Hermanis Matisons

From Wikipedia, the free encyclopedia
Jump to: navigation, search

Hermanis Matisons (also known as Herman Mattison; 1894, Riga – 1932) was a Latvian chess player and one of world's most highly regarded chess masters in the early 1930s. He was also a leading composer of endgame studies. He died of tuberculosis at the age of 38.

In 1924, Matisons won the first Latvian Chess Championship tournament. Later that year he finished ahead of Max Euwe and Edgard Colle to win the first World Amateur Championship, which was organized in conjunction with the Paris Olympic Games. Matisons played first board for Latvia at the 1931 Chess Olympiad in Prague and defeated Akiba Rubinstein and Alexander Alekhine, then the reigning World Champion.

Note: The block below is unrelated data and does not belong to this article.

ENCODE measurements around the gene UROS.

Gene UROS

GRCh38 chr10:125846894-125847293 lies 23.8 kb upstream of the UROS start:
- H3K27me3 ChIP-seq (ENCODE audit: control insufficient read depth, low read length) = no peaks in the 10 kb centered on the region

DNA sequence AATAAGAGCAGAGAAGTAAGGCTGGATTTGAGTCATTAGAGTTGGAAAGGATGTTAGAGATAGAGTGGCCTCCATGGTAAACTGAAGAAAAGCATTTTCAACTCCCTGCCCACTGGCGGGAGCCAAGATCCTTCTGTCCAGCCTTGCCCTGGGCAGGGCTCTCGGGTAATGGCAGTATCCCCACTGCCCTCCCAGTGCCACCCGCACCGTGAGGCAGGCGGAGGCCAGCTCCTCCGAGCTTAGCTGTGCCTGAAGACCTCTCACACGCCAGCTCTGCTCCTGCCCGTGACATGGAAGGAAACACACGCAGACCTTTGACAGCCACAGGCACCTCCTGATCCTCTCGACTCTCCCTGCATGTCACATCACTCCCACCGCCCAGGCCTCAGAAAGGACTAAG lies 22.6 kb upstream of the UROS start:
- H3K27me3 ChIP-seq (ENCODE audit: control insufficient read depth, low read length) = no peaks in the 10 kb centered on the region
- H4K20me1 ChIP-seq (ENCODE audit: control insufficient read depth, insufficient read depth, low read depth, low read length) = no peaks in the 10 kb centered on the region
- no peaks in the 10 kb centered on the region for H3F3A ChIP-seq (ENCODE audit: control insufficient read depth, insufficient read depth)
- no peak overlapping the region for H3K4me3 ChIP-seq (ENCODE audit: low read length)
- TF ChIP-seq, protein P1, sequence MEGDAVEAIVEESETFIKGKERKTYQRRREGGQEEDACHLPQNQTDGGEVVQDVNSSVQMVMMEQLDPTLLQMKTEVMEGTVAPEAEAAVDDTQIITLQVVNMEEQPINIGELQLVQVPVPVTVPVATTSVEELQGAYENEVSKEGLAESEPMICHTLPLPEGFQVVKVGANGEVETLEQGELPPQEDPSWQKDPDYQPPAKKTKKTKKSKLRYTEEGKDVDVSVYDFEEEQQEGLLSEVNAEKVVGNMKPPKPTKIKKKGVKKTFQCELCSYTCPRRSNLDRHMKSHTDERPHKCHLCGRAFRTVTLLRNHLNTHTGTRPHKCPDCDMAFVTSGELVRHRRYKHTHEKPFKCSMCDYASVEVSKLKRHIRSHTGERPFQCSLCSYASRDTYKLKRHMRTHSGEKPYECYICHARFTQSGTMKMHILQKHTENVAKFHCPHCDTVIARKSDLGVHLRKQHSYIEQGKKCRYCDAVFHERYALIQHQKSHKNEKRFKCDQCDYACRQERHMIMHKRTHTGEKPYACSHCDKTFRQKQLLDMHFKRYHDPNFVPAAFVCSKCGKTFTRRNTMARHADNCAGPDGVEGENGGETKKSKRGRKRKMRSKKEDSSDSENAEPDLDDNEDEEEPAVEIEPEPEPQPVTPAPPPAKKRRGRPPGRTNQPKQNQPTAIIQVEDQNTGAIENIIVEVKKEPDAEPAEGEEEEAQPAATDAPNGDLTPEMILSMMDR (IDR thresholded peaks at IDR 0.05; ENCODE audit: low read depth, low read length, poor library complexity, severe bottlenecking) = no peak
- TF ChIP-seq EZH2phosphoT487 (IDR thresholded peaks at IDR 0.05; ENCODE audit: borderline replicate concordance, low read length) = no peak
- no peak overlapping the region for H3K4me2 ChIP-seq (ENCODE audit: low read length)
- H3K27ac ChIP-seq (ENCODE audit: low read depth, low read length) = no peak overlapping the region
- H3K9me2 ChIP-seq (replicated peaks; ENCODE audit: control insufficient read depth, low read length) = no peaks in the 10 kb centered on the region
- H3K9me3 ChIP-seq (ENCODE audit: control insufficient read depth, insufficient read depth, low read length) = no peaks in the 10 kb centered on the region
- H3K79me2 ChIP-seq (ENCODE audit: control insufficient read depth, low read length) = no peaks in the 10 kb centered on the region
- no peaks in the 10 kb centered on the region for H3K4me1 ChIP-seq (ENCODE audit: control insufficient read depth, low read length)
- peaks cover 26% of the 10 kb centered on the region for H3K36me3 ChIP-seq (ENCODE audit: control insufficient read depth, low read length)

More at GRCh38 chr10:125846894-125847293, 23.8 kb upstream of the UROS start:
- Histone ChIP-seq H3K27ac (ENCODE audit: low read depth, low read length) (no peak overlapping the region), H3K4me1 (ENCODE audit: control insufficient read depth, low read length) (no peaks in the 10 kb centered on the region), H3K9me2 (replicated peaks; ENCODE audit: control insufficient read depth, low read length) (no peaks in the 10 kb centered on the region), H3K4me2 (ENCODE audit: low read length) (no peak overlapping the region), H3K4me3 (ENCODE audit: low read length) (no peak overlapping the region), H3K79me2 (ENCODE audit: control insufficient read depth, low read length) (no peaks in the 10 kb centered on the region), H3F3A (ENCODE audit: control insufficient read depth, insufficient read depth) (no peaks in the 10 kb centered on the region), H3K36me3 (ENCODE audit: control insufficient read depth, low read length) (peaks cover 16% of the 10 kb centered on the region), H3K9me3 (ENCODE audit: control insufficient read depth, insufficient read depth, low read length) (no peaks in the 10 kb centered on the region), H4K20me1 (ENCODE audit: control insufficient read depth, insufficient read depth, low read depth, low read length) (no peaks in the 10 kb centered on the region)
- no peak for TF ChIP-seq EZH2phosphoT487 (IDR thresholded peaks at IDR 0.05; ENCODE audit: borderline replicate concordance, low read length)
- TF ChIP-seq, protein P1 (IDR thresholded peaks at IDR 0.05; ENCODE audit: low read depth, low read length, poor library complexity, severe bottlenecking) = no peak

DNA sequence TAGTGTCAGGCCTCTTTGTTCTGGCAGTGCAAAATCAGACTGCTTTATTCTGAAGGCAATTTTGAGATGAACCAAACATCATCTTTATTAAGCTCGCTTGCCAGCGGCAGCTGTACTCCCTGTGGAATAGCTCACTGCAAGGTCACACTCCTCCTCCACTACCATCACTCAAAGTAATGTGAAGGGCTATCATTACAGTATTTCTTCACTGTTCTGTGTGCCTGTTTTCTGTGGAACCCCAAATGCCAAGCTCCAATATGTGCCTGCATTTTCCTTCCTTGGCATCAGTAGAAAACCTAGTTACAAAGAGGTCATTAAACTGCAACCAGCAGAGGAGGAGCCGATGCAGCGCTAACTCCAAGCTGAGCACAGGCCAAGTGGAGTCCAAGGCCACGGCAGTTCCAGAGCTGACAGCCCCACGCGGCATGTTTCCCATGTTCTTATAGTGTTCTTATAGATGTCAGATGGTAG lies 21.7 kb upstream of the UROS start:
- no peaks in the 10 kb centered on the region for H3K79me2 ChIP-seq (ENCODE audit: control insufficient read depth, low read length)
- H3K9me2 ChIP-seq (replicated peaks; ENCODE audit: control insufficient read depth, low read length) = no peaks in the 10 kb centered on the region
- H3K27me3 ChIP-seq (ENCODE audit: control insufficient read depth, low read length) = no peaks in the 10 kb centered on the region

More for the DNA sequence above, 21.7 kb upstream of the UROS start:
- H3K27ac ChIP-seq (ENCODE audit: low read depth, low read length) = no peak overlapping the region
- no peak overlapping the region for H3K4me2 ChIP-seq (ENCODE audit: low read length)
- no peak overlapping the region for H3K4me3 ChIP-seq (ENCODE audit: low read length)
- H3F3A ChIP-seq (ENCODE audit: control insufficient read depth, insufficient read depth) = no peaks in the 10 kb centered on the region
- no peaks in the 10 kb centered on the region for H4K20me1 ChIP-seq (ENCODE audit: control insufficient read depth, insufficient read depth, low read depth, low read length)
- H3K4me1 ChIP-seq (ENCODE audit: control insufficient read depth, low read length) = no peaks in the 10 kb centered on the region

Sixty of Matisons' endgame studies were collected in the 1987 book Mattison's Chess Endgame Studies by T.G. Whitworth.

References[edit]